Saturday, October 4, 2008

Response to an open letter

GumbyTheCat recently wrote an open letter to creationists. Here it is.

While I enjoyed it and thought it was almost completely valid, I do have an argument to two of his points: first, that creationists know that the stuff they spout is lies (i.e., that they're deliberately lying); and second, that their blind faith will ultimately push more and more people toward reason.

I take argument with the first point because, as far as I've seen, most creationists/intelligent design proponents do actually believe what they are saying. They truly do--for them, it's not a matter of ignoring evidence, it's a matter of faith. They truly believe that fossils were put there by god to test our faith. They truly believe that the Bible is the literal word of god. They're not saying these things knowing that they are lying (which is Gumby's assertion); they really do believe that they know The Truth, and that they have to spread that truth or they (and those they don't spread the truth to) will go to hell. Of course, that doesn't mean that there aren't some creationists who don't have doubts. But as odious as the tactics and belief system are to me, I don't agree with the "fundamentalist/evangelical-Christian-as-conspirator" theory: I really think that most of them think that they're doing this "for our own good." (I.e., I don't think they're deliberately spouting what they know to be lies in order to brainwash people so they can take over and rule the world and oppress everyone else. They really think things would be better if everyone had blind faith in the big G. As I said, I don't agree with that belief--but I don't think they're doing what they're doing with evil intentions.)

My second argument with Gumby's letter is the premise that continued spouting of creationist dogma will turn more people toward reason. As much as it pains me to admit it, I think the vast majority of people (okay, perhaps I should say Americans, since I don't know a lot about the cultures of other countries or parts of the world) actually don't want to learn more. Science (and a scientific understanding of the world) is hard work. It takes time and effort to really understand what we know, think we know, don't know, and don't know we don't know--and fundamentally, people are lazy. They're not curious about the world; they don't want to think about it or have to try to work things out in their own minds. That is the appeal of blind faith religions: they make all the decisions for you--and even better, they tell you that following those decisions will guarantee you happiness after you die. All you have to do is stop thinking. I can see how that would appeal to a lot of people. And certainly, the creationist explanation of where we came from is a lot easier to understand (and much more appealing to human vanity) than is the scientific explanation. I mean, really, all you have to do is read one book--instead of thousands upon thousands of research articles. Is it any wonder so many people choose that belief? And because a fundamental tenet of that faith is acceptance of what the authority figures tell you, if those authority figures (who don't have any more scientific understanding) tell you that there's no evidence for evolution, or that all the evidence is made up/incorrect/circular, then you believe it (because if you don't, you'll go to hell).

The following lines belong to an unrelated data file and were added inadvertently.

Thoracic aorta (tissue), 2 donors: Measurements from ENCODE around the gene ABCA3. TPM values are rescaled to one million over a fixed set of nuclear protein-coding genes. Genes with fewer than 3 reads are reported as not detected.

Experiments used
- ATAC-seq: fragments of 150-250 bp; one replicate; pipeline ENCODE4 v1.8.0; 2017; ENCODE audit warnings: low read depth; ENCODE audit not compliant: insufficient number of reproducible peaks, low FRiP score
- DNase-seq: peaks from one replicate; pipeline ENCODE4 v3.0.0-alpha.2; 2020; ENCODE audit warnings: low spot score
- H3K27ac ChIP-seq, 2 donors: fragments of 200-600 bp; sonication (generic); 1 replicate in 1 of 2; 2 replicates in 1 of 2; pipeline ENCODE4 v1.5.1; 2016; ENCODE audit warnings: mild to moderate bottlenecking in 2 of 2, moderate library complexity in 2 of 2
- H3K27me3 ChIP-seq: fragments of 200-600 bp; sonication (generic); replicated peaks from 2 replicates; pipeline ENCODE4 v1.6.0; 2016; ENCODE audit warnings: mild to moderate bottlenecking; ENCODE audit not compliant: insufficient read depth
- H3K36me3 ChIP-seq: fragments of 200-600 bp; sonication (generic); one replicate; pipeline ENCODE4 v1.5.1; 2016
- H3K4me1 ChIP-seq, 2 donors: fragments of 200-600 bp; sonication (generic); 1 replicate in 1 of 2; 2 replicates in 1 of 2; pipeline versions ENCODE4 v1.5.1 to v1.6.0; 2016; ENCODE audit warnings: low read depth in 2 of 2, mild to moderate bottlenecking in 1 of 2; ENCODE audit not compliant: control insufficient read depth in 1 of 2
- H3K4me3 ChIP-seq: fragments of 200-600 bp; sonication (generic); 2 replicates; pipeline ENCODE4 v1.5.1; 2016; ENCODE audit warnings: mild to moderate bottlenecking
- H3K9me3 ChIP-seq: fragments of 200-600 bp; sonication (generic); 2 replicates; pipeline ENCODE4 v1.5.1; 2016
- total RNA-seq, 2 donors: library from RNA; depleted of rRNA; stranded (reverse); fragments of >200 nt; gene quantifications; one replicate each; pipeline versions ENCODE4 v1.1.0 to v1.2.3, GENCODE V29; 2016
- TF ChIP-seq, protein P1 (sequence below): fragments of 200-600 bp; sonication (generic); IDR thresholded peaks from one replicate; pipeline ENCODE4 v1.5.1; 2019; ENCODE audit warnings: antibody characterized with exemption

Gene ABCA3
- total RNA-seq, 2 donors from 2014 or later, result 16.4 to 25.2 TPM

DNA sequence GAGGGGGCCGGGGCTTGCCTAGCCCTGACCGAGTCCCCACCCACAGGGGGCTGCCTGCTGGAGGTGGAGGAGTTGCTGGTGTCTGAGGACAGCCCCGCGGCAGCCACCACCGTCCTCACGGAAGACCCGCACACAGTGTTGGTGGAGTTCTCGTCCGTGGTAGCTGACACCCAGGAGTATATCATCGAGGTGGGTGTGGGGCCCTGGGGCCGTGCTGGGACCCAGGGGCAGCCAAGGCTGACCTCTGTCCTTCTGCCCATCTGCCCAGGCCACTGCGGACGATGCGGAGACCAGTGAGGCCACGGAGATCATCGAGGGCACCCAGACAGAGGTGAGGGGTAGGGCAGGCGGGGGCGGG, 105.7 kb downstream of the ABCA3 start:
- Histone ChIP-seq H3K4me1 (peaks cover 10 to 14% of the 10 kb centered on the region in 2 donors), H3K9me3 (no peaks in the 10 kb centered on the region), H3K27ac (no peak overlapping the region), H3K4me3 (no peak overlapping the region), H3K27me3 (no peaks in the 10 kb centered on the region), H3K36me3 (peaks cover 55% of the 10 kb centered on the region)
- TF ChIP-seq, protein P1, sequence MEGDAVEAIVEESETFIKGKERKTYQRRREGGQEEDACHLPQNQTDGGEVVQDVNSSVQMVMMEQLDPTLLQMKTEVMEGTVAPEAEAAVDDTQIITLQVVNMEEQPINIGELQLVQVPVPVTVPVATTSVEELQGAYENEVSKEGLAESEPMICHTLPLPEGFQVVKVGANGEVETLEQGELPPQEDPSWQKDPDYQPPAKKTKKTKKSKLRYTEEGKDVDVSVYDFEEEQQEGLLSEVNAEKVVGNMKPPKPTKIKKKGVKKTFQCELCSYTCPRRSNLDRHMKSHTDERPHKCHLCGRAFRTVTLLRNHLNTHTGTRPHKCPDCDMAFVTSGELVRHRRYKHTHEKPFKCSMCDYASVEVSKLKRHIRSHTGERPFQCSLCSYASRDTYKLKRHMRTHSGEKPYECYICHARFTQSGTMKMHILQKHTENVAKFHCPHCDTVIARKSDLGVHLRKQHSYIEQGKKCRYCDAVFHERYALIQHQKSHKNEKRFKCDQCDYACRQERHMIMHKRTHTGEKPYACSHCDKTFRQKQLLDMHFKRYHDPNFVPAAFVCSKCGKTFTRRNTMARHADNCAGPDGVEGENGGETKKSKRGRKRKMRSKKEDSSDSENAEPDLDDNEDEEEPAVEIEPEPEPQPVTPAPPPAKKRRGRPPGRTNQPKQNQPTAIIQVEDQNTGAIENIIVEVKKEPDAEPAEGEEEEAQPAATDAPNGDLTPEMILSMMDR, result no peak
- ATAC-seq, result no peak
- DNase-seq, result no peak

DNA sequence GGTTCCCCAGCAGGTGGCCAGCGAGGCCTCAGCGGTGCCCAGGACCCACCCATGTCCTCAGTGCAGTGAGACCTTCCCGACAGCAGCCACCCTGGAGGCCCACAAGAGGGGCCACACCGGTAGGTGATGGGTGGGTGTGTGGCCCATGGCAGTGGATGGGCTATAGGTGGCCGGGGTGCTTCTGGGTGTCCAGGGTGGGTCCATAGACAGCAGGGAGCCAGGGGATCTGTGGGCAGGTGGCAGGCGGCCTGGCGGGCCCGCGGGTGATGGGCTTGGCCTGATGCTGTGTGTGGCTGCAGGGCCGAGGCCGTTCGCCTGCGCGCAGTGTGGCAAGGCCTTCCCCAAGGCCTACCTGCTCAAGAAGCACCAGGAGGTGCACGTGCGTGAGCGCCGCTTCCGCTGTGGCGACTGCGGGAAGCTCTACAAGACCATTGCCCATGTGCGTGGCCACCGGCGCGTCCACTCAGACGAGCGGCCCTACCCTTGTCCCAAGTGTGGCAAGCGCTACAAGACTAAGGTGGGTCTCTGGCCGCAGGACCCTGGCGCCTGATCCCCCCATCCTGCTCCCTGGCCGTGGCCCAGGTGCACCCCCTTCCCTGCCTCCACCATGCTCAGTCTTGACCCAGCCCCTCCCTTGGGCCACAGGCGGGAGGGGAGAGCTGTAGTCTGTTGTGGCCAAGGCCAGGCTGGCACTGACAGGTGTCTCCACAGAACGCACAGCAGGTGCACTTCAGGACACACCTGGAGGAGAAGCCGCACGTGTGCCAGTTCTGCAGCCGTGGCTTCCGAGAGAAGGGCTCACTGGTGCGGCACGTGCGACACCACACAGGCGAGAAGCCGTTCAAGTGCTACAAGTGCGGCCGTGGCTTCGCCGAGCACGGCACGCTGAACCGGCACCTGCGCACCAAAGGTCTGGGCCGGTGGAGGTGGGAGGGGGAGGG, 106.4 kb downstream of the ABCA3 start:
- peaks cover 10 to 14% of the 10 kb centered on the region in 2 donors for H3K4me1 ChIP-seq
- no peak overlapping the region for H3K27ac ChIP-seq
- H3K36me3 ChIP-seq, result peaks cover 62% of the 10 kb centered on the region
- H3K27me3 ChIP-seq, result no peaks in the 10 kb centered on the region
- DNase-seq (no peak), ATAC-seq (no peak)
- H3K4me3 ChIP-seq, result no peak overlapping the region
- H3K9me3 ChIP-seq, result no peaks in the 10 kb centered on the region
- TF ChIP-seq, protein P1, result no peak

Maybe I'm just feeling pessimistic this morning. But I think that the sheep-like tendencies of people to follow the easy path are not going to just go away if we allow creationists to keep spewing anti-science. I think most of those people truly don't know how (or don't want) to think for themselves...and the only way to combat that is to teach them how to think for themselves, and give them an incentive to do so.

As for how to do that...Well, that's the real question, and I'm not sure I know the whole answer. Certainly part of it has to be better outreach and science education. But part of it also has to be a culture shift. Intellectualism, reason, and critical thinking have to be accepted as positive traits, instead of as "elitist" and overbearing. I have a few ideas about how to fix science education. But I have no clue how to change a culture. Any ideas?